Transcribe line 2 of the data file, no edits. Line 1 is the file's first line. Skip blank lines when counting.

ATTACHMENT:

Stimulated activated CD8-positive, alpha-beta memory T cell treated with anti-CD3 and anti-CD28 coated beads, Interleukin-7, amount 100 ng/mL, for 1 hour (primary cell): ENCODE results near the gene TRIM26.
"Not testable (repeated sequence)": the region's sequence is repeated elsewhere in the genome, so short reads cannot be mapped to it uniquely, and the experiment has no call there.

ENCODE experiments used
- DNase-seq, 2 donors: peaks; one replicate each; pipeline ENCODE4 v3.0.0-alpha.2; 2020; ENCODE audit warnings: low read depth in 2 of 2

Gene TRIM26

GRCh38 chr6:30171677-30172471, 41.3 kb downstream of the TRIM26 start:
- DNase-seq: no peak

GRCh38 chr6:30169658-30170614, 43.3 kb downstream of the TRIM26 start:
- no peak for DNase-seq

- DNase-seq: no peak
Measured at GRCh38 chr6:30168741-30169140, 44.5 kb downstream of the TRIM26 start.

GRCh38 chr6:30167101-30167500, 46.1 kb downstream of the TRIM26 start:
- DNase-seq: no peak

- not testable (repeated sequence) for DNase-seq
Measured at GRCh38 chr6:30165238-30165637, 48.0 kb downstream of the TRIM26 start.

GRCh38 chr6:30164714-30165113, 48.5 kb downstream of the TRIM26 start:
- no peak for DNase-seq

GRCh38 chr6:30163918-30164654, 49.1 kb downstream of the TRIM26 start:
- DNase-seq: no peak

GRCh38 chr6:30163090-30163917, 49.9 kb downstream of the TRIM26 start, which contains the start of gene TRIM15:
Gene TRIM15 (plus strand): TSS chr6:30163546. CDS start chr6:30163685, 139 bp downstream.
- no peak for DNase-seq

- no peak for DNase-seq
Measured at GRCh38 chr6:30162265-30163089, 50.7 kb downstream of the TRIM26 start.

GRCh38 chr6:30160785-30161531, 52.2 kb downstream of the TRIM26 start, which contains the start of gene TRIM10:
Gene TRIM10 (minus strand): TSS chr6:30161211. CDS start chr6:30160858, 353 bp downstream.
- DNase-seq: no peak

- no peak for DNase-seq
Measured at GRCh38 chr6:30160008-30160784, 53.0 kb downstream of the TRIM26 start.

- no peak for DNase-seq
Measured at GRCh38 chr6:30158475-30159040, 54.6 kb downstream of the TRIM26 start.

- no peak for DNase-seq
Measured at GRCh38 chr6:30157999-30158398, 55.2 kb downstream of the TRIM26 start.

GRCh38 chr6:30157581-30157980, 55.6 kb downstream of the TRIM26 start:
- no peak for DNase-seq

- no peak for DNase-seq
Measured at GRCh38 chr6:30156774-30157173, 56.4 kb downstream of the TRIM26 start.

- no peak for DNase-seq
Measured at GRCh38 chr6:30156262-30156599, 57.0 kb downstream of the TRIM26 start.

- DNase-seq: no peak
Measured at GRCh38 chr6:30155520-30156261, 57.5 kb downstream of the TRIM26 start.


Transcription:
"Not testable (repeated sequence)": the region's sequence is repeated elsewhere in the genome, so short reads cannot be mapped to it uniquely, and the experiment has no call there.